'Amra and the Second Marriage': Film Review | London 2018
The director of former Oscar hopeful 'Barakah Meets Barakah' probes the troubled sexual politics of Saudi society in this bittersweet family farce.
Saudi Arabia's shaky progress toward a more liberal, open society suffered a serious blow last month with the brutal murder of dissident journalist Jamal Khashoggi. Even so, the kingdom's cinema industry is already undergoing a quiet revolution, with new ruler Prince Mohammed bin Salman lifting a longtime ban on foreign films and opening the first new cinemas in 40 years. This past decade has also seen a trickle of promising home-grown features like Mahmoud Sabbagh's Amra and the Second Marriage, government-approved productions that nevertheless use surreal humor and gentle satire to criticize oppressive religious and patriarchal power.
A young writer-director who studied film at Columbia University, Sabbagh earned wide acclaim for his 2016 debut feature Barakah Meets Barakah, which premiered at the Berlinale before landing theatrical distribution in several European and Middle Eastern markets. It later became Saudi Arabia's second-ever official Oscar submission, and the first Saudi film to be bought by Netflix.
Amra and the Second Marriage has a similarly bright look and playful tone to Barakah Meets Barakah. But it also has a broader social sweep and sharper satirical edge, boldly squeezing irreverent humor from potentially contentious topics like the niqab veil, gender equality, religious hypocrisy, domestic violence, recreational drugs and sharia divorce law. Imagine The Handmaid's Tale rebooted as a Coen brothers comedy.
This blend of universal comic spark and timely feminist subtext, coupled with the novelty factor of witnessing everyday life inside the hermit Saudi kingdom, should give Amra and the Second Marriage solid festival appeal and niche theatrical potential. World premiered at the London Film Festival last month, it next screens as part of the Arab competition strand in the rebooted Cairo film fest later this month.
This drama mostly unfolds in a modern family home in a well-heeled residential complex on the edge of the desert. Mid-forties Amra (Alshaima’a Tayeb) is struggling to raise two teenage daughters almost single-handedly, rebellious secret stoner Hamida (Um Kalthom Sara) and moody musical prodigy Jamila (Sara Alshamik), while also caring for her aging, mentally fragile mother Nafisah (Eisha Farhan).
Amra's husband of 25 years, Hilal (Saleh Al Bashbishi), is a virtual stranger who treats her more like a domestic servant than soulmate. Indeed, she only learns through second-hand neighborhood gossip that he has made plans to marry a much younger second wife, Syrian beauty Ishtar (Waad Khayami), to secure the male heir that Amra has failed to provide.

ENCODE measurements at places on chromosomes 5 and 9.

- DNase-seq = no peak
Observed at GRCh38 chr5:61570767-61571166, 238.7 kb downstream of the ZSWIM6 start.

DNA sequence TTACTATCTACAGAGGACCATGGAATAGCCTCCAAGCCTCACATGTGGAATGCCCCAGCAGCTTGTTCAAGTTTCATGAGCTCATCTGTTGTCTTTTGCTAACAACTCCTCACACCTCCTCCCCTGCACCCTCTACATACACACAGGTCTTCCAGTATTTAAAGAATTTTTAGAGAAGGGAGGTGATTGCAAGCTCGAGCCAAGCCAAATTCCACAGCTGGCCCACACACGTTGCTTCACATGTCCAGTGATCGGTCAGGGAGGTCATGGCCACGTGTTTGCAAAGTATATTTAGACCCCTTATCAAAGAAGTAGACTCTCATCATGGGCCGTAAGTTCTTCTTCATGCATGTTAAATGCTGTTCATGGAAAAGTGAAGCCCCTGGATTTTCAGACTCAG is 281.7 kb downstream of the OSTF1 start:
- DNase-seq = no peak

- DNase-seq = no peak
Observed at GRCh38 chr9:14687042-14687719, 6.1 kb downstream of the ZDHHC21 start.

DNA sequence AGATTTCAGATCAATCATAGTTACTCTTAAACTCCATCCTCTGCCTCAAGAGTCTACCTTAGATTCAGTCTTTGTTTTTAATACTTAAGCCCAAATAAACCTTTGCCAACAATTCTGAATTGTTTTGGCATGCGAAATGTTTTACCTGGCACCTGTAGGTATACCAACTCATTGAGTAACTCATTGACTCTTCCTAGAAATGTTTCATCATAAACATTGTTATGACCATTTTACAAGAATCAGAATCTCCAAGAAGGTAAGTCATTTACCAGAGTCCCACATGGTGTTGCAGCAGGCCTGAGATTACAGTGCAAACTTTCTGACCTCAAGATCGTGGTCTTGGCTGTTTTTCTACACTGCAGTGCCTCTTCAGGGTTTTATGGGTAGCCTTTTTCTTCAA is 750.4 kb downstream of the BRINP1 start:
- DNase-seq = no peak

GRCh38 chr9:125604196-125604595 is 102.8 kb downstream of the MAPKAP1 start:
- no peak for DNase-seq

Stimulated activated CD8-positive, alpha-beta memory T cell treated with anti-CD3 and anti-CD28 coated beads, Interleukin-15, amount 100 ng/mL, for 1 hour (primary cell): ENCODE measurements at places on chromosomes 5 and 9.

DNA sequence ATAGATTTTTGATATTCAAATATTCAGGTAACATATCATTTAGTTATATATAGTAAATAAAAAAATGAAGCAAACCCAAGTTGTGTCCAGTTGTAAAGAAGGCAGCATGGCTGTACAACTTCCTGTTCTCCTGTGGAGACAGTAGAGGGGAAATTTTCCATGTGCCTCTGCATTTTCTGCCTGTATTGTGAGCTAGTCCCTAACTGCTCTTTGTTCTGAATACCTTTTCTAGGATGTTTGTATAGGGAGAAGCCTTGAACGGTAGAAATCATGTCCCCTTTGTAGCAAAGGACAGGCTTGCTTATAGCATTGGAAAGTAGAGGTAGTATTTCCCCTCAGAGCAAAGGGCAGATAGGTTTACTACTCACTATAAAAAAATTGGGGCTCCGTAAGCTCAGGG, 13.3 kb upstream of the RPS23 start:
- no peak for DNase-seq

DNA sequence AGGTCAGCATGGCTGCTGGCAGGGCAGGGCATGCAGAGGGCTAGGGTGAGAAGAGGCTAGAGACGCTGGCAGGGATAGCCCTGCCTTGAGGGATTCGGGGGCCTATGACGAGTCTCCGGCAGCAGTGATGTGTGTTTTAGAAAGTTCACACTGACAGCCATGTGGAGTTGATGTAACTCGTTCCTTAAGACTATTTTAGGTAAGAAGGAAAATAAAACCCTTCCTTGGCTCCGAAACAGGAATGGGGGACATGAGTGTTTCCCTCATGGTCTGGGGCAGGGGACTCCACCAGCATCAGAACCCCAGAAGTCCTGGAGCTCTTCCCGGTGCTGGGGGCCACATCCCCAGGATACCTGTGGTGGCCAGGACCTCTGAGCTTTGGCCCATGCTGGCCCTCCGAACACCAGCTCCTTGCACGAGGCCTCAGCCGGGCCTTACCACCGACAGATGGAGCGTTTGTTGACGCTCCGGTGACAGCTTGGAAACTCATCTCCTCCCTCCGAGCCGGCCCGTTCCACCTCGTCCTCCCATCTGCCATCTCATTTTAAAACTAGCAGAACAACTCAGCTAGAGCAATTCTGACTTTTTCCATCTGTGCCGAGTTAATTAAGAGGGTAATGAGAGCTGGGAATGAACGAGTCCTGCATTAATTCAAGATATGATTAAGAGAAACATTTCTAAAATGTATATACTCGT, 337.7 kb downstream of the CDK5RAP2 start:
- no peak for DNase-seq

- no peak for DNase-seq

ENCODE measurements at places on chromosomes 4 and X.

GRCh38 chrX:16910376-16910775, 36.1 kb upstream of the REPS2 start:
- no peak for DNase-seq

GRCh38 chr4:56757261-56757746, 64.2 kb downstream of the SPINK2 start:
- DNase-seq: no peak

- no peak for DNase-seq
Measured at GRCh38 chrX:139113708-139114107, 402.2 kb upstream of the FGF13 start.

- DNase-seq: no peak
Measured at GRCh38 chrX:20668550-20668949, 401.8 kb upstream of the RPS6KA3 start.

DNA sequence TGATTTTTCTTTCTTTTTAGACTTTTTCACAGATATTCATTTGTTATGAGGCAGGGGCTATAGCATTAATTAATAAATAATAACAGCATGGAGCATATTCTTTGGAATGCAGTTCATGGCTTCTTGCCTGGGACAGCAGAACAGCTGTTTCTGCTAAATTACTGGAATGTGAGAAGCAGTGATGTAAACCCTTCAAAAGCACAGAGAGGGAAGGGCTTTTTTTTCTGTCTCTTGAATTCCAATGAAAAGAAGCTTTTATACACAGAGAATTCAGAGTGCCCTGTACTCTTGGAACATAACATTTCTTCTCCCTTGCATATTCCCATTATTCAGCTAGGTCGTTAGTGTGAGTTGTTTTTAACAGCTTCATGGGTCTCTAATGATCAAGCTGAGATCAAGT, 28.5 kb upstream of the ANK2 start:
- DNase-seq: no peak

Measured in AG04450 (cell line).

Thrown into panic by her younger rival, whose arrival signals an imminent downgrade in her own social and financial standing, Amra resorts to desperate measures, prayers and curses in a bid to sabotage the impending wedding. She solicits fruitless advice on divorce from a smug young judge with three wives of his own, and consults a comically bogus imam who runs a shady side business selling holy water. His advice is hardly helpful: "Women are the firewood that makes Hell burn," he cautions, "showing ingratitude to one's husband is a mortal sin."
A shell-shocked Amra is caught in a confusing cacophony of conflicting advice. While more progressive friends and women's rights groups encourage her to throw off society's patriarchal shackles, others brand her a “spiteful traitor” for refusing to bless the new marriage, and her monstrous mother-in-law Sa'adiya (Khairia Nazmi) threatens to expel her from the family home. Meanwhile, her handsome new neighbor Rashid (Turki Al Jallal), a recently widowed young father with a more westernized secular outlook, seems to offer Amra a possible escape route from stifling tradition.
Despite a rambling, episodic mid-section and a handful of underdeveloped characters, Amra and the Second Marriage is an engaging and richly detailed snapshot of modern middle-class Saudi society. While some jokes are clearly culturally specific, Sabbagh is careful to keep the satire as universal and relatable as possible, spicing up the marital melodrama with sporadic detours into comic horror as Amra harbors increasingly murderous revenge fantasies. Standing out in an Almodovar-sized ensemble of strong female characters, Tayeb fleshes out her slightly cartoonish heroine with subtly rendered flickers of wounded pride, fiery defiance and bitter resignation. There are dark currents beneath the surface levity here.
Amra and the Second Marriage is not a game-changing, taboo-smashing, feminist polemic. Its nuanced critique of social and religious conservatism is carefully calibrated and sweetened with humor, for reasons that are probably as much politically pragmatic as they are dramatically valid. But Sabbagh's lively comedy of manners represents another welcome baby step in the Saudi movie industry's current mini renaissance, which is good news both for local filmmakers and for fans of free-spirited, big-hearted, contemporary Arab cinema.